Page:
Security researchers from FireEye claim that they have found Angler exploit kit installations which are capable of evading some of the security protections provided by the Microsoft EMET toolkit on Windows 7.
Enhanced Mitigation Experience Toolkit (EMET) is a less known security product provided by Microsoft. The main purpose of EMET is to add another extra layer of security on top of Windows systems.
This toolkit is not a standalone antivirus product due to the fact that it will not actively look for malware, but put up serious defenses whenever malware tries to exploit vulnerable components instead.
By this moment, security experts have discovered a few ways to bypass EMET’s defenses, however, none of these have been used in real-world attacks yet.
Over the past weeks, FireEye has come up over a few Angler exploit kit installations which can bypass EMET’s protections on Windows 7.
According to security researchers, the Angler EK is deploying two exploits, one for Flash and one for Silverlight. The two exploits make two calls to the aforementioned plugins and run their code via a protected memory slot that allows them to deliver the malicious payload regardless of EMET’s DEP (DataExecution Mitigation), EAF (Export Address Table Access Filtering), and EAF+ mitigations.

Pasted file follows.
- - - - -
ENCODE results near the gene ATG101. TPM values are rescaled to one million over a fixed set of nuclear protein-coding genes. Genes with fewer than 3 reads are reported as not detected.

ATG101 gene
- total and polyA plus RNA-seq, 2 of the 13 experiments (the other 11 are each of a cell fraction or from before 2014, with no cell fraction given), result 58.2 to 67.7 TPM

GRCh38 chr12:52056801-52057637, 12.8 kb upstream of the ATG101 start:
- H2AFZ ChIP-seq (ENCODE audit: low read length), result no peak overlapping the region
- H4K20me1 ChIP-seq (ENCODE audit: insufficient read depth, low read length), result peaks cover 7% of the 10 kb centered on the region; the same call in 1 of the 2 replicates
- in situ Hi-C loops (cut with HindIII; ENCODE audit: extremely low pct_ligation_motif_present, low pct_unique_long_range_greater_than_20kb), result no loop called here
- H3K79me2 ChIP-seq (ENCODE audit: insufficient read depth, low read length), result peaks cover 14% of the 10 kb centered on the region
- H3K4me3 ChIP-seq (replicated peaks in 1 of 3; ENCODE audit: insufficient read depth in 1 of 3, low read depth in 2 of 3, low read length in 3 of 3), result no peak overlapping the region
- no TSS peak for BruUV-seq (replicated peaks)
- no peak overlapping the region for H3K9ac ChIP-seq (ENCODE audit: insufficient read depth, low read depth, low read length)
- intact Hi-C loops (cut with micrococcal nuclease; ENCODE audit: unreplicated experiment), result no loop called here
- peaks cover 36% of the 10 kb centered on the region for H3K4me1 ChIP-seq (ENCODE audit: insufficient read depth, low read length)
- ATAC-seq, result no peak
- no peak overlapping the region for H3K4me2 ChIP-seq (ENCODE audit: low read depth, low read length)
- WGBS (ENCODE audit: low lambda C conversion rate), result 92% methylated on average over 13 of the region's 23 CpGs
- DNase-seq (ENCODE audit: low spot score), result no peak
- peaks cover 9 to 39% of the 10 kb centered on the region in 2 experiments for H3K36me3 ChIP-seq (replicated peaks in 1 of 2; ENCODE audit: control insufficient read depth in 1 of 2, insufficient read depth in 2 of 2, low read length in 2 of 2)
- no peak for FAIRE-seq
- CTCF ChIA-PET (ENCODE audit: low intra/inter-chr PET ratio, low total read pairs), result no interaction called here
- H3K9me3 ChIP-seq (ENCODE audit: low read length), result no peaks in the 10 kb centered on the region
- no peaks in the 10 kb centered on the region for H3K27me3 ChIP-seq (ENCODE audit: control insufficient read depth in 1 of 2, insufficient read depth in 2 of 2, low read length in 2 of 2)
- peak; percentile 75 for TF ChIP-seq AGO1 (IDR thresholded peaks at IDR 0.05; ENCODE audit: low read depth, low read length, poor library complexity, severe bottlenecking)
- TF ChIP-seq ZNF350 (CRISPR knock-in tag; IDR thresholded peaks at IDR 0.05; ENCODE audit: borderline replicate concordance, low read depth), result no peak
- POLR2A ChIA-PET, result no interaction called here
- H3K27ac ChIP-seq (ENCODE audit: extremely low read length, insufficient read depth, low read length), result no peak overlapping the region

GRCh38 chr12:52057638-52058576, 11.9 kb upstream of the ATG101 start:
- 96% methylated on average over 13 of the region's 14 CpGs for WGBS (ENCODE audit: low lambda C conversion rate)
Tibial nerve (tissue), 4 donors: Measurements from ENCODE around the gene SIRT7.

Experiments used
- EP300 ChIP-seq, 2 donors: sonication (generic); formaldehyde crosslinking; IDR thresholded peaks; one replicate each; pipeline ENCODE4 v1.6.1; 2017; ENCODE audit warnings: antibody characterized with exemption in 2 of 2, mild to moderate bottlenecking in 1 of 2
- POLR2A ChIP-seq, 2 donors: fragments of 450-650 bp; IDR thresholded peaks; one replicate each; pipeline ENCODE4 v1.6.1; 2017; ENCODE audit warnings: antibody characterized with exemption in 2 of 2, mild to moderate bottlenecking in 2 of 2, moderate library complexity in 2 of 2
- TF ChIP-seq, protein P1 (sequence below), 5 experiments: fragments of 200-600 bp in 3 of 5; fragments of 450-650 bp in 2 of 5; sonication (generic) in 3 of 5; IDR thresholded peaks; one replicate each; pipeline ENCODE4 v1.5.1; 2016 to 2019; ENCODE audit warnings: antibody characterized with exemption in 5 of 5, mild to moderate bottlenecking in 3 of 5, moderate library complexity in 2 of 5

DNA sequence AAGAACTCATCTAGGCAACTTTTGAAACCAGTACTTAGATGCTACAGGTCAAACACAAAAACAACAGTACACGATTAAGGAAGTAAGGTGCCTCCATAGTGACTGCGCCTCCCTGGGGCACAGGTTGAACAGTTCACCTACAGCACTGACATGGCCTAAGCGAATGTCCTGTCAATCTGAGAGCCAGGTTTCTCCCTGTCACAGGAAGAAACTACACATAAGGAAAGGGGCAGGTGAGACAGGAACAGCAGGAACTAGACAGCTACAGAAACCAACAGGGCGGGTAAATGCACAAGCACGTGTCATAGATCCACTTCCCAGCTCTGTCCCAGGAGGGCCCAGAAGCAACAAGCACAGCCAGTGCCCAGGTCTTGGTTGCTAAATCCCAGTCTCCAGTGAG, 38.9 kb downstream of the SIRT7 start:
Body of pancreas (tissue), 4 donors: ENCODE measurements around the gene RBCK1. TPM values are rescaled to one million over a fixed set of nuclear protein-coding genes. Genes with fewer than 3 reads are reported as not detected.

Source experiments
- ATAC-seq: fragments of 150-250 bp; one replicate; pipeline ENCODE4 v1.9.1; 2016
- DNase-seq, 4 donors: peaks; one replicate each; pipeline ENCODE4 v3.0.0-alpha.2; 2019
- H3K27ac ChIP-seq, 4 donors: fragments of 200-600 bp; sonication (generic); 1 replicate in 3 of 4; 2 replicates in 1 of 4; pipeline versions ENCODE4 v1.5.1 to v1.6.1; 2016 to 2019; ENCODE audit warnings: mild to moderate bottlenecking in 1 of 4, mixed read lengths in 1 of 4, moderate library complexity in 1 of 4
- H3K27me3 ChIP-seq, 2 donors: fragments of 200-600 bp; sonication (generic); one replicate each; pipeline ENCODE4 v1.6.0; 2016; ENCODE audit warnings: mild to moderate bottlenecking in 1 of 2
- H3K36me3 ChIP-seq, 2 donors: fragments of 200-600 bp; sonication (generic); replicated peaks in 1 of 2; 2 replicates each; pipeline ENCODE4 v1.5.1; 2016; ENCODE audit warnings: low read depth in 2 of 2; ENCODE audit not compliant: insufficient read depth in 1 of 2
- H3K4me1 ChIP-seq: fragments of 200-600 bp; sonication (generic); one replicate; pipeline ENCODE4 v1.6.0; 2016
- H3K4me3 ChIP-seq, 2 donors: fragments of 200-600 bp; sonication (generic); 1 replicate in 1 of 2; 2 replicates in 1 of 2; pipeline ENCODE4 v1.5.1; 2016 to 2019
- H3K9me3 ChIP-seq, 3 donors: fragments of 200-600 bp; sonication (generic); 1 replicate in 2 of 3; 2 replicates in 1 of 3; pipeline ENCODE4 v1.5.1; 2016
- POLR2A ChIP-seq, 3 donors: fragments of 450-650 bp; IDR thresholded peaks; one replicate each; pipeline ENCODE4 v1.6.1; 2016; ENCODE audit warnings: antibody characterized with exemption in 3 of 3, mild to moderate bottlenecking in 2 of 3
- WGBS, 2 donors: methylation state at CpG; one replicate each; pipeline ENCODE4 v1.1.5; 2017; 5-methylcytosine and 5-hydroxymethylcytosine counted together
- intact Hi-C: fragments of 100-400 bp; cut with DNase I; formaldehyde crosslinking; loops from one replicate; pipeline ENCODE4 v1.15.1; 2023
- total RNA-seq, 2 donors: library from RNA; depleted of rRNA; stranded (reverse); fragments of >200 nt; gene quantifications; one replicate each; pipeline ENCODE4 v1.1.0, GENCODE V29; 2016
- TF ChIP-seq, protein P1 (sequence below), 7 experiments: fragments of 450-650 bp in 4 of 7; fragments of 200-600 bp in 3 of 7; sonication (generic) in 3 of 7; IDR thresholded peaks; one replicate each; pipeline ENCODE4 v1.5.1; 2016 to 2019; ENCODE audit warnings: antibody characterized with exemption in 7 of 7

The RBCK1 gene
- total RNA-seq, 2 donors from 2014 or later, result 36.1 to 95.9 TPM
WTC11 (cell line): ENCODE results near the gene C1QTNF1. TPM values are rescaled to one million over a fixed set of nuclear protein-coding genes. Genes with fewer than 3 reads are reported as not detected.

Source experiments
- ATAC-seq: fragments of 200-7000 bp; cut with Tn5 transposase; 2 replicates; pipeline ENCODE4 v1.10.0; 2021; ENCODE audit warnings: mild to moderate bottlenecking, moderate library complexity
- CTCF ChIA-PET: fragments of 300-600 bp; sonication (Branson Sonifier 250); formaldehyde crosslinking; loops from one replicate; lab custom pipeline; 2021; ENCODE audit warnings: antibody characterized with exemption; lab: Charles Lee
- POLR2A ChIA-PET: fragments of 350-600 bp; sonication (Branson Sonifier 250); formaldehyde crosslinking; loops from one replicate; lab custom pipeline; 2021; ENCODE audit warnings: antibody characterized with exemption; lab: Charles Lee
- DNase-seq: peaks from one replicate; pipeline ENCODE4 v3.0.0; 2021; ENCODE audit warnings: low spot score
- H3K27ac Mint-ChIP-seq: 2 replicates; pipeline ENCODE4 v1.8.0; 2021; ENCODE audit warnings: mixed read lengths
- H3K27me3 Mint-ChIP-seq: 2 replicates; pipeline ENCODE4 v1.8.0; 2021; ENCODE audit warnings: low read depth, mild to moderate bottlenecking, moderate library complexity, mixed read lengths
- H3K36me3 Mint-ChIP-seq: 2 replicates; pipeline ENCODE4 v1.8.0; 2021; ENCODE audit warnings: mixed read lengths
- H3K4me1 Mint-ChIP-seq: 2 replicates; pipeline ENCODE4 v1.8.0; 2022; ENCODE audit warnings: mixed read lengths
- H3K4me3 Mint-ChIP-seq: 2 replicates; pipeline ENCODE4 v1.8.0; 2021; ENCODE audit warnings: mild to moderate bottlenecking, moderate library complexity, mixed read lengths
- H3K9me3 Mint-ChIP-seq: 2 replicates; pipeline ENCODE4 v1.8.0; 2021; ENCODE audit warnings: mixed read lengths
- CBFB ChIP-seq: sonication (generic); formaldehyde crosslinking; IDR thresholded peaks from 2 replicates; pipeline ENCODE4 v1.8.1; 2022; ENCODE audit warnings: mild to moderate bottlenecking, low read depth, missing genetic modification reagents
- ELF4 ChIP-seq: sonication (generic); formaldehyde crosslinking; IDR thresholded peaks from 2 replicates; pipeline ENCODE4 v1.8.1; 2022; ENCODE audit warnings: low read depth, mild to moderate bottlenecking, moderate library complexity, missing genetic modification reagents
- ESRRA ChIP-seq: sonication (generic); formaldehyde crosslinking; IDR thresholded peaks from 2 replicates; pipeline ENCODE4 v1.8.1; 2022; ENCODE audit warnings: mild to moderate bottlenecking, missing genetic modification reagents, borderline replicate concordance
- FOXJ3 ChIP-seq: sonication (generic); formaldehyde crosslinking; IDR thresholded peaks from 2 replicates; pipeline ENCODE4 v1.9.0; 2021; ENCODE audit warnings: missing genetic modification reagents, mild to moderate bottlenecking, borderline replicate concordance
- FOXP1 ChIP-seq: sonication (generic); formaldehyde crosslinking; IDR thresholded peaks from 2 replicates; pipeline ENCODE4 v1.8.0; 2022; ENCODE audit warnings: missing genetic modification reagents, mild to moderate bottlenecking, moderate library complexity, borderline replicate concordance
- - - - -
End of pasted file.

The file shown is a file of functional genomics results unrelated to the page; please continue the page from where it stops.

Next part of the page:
For the aforementioned campaign, the hackers used Angler to bypass EMET and install the TeslaCrypt ransomware. These exploits even worked on EMET’s latest 5.5 version.
“The level of sophistication in exploits kit has increased significantly throughout the years,” FireEye’s Raghav Pande and Amit Malik stated.
“Where obfuscation and new zero days were once the only additions in the development cycle, evasive code has now been observed being embedded into the framework and shellcode.”
In February, this year, Pande and Malik discovered a method to use EMET’s own security protections to disable itself.